This morning, the Tennessee State Senate State and Local Government Committee met to discuss a bill that would require a voter “to present qualified photographic identification before voting” (SB0150). During the discussion, Senator Joe Haynes (D-Nashville) made an impassioned plea to the bill’s sponsor, Senator Bill Ketron (R-Murfreesboro), to delay the bill for further study…
Senator Haynes: Senator Ketron, I know that what you’re doing is well-meaning, and I respect that. But this is something that bothers me greatly because there are people in the world that don’t have driver’s license, don’t have photo ID. There are people in the world who are 65 and older that have a driver’s license without a photo ID on it. There’s a class of peple who are not indigent but yet don’t have a photo ID. And to those people, your bill excludes them from voting in our state. I consider that enough of a problem that I would challenge you..and we do this a lot when we see there are legitimate questions that we have….we try and take public testimony and we try to study it. There’s not another election until next next year. I don’t see what harm would be done if we took some public testimony. And we studied this to try an see what we could do to improve it and work on it and come back next year and try to adopt a system that’s workable. I think you’ve done a good job of trying to patch this up and I respect you for it..but I’m greatly concerned about people that fall in the categories I just described…because what you are doing is either 1) you’re forcing somebody to lie that says in their affidavit of identity that they have a relgiosu objection or that they are indigent and nobody is going to go out and check if they are indiegent there not going to be any system for that – that would be so burdensome that there would be no way to work it out of an election commission office…I’m going to ask you if you would consider putting this in a study committee so we could look at this properly…would you consider that, Senator Ketron?
Senator Bill Ketron says, “Thanks, but no thanks”:
Sentor Ketron: *Big sigh* No, Senator Haynes, I won’t. You know, in 2007, the full Senate passed this and in 2008 the U.S. Supreme Court ruled – it was upheld in Marion Country v. Indiana – that it is constitutional..currently there are seven states that require photo IDs…all of those require photo ID. We have seven different opportunities – Tennessee driver’s license photo ID issued by Tennessee and other states in the U.S., photo ID issued by the Tennessee Department of Safety, a U.S. passport, employee ID issued by Tennessee…U.S. military ID. In 2013 the Real ID act goes into effect and my attempt here is to protect and purify the ballot. That is one of the only things we have in this country today is the ability to vote and that can’t be taken away from you unless you go to prison. So, um, I feel very strongly about that for any person who cheats and votes a convicted felon or a dead person and takes away the right of me or you or anyone else who votes you have been disenfranchised by that person voting…so that’s my purpose of bringing the bill.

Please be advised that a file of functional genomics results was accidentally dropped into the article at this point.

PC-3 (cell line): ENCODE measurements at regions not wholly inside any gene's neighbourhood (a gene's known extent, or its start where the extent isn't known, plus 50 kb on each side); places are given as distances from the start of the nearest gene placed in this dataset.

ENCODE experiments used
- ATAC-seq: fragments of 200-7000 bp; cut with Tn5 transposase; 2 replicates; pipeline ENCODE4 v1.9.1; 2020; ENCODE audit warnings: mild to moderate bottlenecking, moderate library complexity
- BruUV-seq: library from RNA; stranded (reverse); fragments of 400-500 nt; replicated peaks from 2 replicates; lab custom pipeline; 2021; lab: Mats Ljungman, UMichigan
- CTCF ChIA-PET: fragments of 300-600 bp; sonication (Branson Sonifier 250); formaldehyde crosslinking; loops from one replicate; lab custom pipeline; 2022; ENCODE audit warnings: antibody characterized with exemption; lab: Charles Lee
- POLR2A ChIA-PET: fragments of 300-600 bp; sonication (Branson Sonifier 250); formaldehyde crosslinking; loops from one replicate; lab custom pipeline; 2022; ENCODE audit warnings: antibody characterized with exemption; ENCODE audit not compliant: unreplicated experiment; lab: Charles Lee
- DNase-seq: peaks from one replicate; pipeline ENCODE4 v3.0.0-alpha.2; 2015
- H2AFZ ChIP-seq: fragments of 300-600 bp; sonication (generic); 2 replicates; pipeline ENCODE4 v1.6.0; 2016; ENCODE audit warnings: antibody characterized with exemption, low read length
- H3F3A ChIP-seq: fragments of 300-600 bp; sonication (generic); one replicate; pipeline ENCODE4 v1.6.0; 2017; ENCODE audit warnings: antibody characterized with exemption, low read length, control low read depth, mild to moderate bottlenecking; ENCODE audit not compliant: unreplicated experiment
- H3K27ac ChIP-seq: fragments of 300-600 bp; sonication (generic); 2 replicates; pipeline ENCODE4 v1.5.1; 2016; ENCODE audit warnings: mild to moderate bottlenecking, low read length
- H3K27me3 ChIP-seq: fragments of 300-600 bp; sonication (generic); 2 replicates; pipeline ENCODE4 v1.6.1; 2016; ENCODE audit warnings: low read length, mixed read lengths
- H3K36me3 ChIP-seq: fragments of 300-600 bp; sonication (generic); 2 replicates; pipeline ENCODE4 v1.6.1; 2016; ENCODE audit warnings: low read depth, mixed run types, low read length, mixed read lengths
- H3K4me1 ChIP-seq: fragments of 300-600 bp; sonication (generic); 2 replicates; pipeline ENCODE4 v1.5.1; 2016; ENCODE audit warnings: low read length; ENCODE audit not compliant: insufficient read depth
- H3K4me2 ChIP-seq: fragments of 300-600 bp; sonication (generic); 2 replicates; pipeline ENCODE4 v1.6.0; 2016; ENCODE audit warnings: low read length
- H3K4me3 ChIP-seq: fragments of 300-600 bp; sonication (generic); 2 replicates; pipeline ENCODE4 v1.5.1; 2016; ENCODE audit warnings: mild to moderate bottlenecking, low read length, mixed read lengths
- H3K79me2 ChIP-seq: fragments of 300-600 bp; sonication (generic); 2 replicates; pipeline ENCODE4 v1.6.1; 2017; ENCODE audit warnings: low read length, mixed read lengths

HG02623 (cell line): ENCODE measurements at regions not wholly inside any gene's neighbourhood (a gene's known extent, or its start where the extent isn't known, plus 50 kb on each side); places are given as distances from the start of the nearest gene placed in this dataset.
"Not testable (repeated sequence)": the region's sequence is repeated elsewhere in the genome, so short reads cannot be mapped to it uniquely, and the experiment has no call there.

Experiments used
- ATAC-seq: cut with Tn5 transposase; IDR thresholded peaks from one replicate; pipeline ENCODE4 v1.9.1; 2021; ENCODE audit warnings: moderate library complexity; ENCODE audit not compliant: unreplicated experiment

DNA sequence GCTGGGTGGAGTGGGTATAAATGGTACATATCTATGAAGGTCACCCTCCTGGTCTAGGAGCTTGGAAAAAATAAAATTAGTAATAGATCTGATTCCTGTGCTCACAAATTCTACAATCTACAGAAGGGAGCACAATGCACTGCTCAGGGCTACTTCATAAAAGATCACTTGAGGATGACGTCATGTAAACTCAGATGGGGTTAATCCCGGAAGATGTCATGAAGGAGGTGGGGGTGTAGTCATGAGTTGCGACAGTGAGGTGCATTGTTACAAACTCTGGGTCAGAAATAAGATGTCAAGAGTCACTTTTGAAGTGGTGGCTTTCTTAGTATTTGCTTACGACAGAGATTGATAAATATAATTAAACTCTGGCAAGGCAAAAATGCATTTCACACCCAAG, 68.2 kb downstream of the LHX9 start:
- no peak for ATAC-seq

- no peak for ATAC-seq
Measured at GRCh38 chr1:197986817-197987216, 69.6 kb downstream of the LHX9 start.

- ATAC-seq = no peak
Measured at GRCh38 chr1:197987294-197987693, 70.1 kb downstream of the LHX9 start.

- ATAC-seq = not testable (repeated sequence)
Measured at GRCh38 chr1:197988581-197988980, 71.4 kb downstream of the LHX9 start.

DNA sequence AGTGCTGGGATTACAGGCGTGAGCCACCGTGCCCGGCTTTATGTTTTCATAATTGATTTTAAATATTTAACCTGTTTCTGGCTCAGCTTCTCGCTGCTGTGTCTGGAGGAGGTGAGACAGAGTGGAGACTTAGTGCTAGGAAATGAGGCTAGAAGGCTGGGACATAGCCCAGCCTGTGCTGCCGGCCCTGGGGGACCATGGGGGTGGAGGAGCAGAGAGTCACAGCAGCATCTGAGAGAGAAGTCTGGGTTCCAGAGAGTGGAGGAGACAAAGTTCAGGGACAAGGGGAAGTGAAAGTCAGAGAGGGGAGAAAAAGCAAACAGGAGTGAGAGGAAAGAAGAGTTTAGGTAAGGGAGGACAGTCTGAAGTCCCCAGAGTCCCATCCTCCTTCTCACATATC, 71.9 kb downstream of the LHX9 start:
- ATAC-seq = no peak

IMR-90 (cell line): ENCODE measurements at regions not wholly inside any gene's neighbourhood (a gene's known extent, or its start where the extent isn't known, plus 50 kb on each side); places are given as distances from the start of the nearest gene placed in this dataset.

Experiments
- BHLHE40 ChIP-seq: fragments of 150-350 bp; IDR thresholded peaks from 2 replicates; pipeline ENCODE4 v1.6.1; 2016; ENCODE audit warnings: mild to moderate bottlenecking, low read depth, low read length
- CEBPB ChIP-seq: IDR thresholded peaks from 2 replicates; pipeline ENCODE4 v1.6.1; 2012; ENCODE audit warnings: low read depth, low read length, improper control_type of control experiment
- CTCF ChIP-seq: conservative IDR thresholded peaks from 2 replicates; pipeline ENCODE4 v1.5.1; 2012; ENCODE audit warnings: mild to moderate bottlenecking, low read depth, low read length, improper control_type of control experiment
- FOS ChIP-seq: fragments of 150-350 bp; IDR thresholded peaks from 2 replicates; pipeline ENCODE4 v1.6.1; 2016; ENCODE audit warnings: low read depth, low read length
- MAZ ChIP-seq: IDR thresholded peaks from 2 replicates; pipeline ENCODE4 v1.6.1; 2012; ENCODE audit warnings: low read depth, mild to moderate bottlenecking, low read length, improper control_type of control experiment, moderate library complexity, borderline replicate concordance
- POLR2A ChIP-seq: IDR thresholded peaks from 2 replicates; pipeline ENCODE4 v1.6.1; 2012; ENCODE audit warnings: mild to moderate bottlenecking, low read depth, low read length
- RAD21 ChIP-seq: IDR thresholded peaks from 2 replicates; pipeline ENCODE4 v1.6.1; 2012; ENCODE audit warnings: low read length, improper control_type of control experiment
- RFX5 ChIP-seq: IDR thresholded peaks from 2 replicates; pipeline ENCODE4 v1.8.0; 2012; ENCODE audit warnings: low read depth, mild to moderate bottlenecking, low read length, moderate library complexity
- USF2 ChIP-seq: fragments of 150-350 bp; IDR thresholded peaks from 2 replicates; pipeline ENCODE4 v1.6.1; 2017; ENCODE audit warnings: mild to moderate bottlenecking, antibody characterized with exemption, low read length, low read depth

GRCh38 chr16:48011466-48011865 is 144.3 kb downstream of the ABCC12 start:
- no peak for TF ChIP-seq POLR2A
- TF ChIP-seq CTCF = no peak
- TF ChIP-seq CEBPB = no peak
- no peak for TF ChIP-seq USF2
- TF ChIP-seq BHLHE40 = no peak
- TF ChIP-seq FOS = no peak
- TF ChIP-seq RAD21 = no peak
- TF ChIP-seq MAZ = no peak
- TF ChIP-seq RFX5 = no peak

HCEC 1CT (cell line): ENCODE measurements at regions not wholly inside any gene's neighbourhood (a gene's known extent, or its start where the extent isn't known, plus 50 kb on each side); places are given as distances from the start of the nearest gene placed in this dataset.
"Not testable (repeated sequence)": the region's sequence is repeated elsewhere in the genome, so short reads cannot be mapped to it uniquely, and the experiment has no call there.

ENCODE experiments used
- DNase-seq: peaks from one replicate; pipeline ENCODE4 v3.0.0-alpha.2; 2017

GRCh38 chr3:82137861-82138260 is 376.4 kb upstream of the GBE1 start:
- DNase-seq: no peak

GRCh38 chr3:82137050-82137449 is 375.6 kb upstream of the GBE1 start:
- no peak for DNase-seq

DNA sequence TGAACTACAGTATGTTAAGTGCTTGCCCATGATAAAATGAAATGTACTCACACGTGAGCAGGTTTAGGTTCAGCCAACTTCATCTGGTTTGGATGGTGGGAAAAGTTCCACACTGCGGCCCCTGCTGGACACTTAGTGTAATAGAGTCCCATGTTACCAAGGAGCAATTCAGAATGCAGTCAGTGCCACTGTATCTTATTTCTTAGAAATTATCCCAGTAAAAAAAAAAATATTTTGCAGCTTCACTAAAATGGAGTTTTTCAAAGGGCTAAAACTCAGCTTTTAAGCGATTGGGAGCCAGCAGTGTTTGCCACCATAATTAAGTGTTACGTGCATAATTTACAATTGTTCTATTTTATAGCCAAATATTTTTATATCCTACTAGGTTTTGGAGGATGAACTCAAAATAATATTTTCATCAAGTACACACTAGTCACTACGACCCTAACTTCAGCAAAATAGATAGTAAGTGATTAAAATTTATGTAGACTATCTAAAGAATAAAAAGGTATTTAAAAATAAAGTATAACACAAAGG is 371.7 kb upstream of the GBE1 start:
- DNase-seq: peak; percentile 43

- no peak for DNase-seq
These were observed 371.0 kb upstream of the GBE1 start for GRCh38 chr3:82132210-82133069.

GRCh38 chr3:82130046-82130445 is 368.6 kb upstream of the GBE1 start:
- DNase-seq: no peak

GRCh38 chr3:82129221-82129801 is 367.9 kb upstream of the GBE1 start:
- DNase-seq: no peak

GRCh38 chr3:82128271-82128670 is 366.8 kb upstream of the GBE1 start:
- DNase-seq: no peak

Senator Haynes: You are taking away a certain class of people’s right to vote when you pass this legislation. Until everybody has an ID, required either by this bill or some bill or some national legislation you gonna find people that are going to be excluded from voting because they don’t have a voter [photo] ID…and I think that flies in the face of what you just said, Senator Ketron, that is that you don’t want to take away anybody’s right to vote…
Senator Haynes attempts to salvage his own franchise, and with it, our participatory democracy:
Senator Mike Faulk (R-Kingsport): I’ve heard comments between…there are large numbers of people vs. there are some people that fall into the category that Senator Haynes describes, that is, over 65, not indigent, but no photo ID. I feel like we’re speculating and guessing does anyone know, do we have any information, any statistical data on how many folks fall into that category.
Senator Haynes: Senator Faulk in response to that, if it’s one person, it’s one person too many. If it’s one person, it’s one person too many. And if you want to come over and check my driver’s license, I happen to be 65 or older – I know I probably don’t look it…you’re out of order – but I don’t have a photo ID. I don’t have a photo on my driver’s license. because I was in a hurry that day and I knew I didn’t have to have a photo and I didn’t get one and I checked that..and got it without one. So, if I go in I can’t get a photo ID. I’d have to go back and reapply for my driver’s license. So you’re going to force everyone to get a photo ID.
An exchange between Senator Thelma Harper (D-Nashville) and election coordinator Mark Goins addresses the process for notification of voters of the new system. Mr. Goins said they would do everything they could to get the word out. For free – since doing it any other way would add another fiscal note. And Iâ€™m sure they will. Except when, you know, they donâ€™t.